The White House Office of Science and Technology Policy has announced that 16 supercomputers located in the US, including the most powerful one in the world, Summit, will lend their 330 petaflops-strong computing capabilities to help researchers find medicine and a vaccine against coronavirus.
"America is coming together to fight COVID-19, and that means unleashing the full capacity of our world-class supercomputers to rapidly advance scientific research for treatments and a vaccine", US Chief Technology Officer, Michael Kratsios said.
Supercomputers are capable of performing enormous amounts of calculations per second and can model the behaviour of molecules and proteins in the human body, thus helping researchers to determine which compounds will be most effective against specific diseases, such as COVID-19. Namely, these computers can predict which chemical compound will block the proteins that the coronavirus uses to bind to and infect healthy cells in a body.
The united power of these 16 supercomputers will be managed by the COVID-19 High Performance Computing Consortium, whose experts will be reviewing research applications from academics, businesses, and the government. The consortium will decide which of these proposals is most promising to be modelled using these supercomputers.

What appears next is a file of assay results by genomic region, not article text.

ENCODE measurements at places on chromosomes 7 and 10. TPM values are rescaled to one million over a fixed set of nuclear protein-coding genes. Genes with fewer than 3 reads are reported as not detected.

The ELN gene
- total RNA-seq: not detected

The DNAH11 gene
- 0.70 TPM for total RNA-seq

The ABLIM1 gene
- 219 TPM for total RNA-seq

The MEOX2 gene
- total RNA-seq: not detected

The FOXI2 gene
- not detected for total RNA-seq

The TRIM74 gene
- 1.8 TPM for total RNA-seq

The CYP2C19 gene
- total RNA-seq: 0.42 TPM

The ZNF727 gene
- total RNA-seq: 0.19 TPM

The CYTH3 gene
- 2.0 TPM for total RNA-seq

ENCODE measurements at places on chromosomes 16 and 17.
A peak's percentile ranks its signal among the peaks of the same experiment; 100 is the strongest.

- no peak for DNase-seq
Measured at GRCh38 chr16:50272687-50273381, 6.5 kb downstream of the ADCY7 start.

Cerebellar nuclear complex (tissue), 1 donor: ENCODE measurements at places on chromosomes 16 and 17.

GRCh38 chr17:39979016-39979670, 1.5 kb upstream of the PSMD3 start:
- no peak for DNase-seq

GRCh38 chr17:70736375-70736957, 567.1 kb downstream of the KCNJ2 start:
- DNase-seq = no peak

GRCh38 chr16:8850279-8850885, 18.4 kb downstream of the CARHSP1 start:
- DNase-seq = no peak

The Summit supercomputer has already been used twice to analyse a total of 8,000 chemical compounds to narrow them down to a list of 77 promising items capable of incapacitating the coronavirus' ability to infect new cells, according to IBM, Summit's constructor.
PC Gamers, let’s put those GPUs to work.— NVIDIA GeForce (@NVIDIAGeForce) March 13, 2020
Join us and our friends at @OfficialPCMR in supporting folding@home and donating unused GPU computing power to fight against COVID-19!
Learn more → https://t.co/EQE4u7xTZT pic.twitter.com/uO0ZCq8PEv
A global crowdsourcing computing platform, Folding@home, also started running computer modelling mechanisms of how the coronavirus infects the human body at the end of February. Folding@home unites over 100,000 ordinary PCs, whose users volunteered their unused power to be put into one computing network. While each PC is hundreds of thousands times weaker than an average supercomputer, their united computing power can potentially reach the heights of one.